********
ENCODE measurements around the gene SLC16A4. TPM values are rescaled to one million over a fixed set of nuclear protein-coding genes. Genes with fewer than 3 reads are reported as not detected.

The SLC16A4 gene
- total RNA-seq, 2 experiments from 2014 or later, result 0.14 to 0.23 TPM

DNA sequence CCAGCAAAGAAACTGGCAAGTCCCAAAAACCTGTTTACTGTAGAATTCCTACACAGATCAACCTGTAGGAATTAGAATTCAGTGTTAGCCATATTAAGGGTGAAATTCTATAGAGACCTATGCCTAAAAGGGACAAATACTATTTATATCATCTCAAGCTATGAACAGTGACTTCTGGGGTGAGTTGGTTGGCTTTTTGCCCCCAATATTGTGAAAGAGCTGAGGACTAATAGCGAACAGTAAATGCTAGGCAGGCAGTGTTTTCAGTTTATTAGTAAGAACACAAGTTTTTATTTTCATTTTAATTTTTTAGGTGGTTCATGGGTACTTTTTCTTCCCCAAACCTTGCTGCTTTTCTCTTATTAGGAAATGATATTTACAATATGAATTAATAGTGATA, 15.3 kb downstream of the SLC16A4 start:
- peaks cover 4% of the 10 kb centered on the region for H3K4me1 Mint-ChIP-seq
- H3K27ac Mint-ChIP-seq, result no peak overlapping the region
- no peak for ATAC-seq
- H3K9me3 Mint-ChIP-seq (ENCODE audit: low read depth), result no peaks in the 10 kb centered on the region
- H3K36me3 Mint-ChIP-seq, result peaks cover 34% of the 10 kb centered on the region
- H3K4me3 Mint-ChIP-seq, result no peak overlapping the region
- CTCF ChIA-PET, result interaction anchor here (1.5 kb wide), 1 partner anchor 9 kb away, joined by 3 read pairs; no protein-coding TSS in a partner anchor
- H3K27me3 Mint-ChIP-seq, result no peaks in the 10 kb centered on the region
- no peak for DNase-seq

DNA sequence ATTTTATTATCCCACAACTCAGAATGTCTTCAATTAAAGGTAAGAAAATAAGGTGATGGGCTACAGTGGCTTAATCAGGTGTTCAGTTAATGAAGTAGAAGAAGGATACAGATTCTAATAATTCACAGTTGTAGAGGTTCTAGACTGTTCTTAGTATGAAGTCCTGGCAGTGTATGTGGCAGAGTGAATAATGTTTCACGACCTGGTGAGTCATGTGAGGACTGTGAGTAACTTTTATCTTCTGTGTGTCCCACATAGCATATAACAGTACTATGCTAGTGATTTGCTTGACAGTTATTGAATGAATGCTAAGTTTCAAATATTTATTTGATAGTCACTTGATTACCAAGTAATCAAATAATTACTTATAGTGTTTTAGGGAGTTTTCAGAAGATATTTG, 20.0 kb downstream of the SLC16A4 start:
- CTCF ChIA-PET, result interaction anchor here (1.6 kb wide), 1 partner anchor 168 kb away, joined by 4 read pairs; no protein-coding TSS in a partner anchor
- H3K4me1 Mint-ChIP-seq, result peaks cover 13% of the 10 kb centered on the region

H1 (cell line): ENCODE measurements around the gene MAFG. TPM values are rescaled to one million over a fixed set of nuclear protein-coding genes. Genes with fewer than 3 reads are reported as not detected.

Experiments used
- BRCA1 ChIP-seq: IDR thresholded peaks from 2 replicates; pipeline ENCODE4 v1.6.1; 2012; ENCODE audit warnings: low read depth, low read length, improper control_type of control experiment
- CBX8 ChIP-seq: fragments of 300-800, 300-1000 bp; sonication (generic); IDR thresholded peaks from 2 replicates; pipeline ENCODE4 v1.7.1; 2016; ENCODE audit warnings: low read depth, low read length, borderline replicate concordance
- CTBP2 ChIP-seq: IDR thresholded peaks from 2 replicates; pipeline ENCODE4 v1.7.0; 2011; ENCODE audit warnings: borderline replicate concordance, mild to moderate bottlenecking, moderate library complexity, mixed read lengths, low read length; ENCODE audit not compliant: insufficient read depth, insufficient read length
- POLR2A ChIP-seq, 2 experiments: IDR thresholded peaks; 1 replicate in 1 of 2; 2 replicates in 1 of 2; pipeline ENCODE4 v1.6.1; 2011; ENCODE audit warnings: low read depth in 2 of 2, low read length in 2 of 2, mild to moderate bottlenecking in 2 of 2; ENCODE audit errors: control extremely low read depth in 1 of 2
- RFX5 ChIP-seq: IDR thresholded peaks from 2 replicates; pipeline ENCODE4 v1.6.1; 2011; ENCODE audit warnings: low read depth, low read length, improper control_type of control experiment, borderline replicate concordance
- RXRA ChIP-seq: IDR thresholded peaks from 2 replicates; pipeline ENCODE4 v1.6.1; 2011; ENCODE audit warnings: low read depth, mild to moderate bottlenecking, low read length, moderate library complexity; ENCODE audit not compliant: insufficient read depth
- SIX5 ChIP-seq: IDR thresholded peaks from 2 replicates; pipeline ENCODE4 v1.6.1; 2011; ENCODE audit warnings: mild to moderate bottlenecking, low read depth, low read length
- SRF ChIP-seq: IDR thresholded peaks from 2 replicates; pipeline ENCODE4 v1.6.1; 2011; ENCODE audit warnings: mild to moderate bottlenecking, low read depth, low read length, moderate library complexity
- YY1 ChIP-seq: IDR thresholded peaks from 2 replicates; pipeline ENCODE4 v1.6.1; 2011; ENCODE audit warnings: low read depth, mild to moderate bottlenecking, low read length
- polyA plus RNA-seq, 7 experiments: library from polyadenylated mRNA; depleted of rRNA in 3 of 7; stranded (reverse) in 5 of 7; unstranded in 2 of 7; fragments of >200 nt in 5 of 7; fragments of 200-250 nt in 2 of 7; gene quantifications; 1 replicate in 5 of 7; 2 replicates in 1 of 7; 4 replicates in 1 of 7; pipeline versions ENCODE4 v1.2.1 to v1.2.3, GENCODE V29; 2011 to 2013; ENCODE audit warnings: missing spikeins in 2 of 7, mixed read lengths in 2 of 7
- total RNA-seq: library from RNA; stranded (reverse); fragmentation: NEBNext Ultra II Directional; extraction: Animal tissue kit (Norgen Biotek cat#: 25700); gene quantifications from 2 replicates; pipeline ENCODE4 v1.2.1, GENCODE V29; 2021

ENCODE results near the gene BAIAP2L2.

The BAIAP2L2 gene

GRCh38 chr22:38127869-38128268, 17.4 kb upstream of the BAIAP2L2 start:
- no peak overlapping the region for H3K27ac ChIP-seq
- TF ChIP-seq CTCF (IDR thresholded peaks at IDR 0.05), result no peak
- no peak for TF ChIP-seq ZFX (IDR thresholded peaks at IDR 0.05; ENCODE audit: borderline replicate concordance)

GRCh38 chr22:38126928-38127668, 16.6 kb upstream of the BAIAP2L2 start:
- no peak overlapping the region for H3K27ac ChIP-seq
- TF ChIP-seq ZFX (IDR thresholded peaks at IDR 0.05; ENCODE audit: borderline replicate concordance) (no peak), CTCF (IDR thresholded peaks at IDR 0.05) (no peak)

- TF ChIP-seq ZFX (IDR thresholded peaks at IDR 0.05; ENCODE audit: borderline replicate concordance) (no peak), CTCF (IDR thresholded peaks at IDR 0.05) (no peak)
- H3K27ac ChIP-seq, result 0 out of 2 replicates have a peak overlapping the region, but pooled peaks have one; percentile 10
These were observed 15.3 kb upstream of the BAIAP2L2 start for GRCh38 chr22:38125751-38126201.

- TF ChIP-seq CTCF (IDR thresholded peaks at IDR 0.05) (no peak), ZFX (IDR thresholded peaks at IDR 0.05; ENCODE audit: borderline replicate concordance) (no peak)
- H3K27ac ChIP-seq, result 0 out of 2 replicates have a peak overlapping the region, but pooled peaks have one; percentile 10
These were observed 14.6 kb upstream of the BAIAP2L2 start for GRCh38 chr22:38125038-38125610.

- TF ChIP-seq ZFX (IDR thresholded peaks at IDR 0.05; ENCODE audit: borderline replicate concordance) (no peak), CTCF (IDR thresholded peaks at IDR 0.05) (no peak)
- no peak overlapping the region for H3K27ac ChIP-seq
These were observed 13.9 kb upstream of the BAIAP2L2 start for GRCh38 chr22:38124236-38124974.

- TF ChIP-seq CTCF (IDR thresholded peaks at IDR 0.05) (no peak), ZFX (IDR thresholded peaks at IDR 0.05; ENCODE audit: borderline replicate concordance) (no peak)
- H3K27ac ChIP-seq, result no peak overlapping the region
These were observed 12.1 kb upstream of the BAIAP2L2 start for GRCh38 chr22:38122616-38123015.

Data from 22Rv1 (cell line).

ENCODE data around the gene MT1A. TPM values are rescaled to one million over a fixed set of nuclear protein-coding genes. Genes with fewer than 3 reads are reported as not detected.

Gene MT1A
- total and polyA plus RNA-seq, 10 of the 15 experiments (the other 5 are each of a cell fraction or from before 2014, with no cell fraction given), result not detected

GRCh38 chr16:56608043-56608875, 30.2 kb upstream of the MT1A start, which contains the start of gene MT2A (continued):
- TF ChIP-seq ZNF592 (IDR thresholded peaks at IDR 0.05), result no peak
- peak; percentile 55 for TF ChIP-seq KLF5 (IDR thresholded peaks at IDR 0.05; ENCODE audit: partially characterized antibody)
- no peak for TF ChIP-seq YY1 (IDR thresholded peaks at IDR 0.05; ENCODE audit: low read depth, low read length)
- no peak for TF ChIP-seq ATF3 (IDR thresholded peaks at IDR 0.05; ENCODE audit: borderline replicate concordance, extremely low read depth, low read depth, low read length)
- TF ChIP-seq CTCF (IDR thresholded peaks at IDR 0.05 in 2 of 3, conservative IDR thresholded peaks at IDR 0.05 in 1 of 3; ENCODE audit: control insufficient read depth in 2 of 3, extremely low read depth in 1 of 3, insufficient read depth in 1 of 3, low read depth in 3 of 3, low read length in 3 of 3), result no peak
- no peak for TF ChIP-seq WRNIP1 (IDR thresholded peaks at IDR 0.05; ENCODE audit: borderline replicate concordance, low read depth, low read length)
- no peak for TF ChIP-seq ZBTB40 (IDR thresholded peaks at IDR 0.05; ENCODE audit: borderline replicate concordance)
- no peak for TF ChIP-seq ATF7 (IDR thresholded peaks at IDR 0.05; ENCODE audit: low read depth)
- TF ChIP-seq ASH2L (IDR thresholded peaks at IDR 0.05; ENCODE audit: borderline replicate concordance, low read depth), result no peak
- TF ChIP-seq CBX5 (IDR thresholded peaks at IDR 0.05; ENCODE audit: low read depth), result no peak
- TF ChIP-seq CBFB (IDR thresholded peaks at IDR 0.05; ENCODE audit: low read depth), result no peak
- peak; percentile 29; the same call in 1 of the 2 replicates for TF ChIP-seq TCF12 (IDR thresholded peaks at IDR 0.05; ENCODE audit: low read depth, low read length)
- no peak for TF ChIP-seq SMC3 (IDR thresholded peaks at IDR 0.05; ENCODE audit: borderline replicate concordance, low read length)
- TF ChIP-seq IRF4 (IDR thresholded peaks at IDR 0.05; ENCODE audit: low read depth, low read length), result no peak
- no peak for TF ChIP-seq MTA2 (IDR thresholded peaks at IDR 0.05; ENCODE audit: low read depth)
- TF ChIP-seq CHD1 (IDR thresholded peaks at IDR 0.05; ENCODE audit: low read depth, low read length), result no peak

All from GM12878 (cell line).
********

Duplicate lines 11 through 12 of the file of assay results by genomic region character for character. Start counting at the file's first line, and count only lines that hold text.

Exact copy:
- CTCF ChIA-PET, result interaction anchor here (1.5 kb wide), 1 partner anchor 9 kb away, joined by 3 read pairs; no protein-coding TSS in a partner anchor
- H3K27me3 Mint-ChIP-seq, result no peaks in the 10 kb centered on the region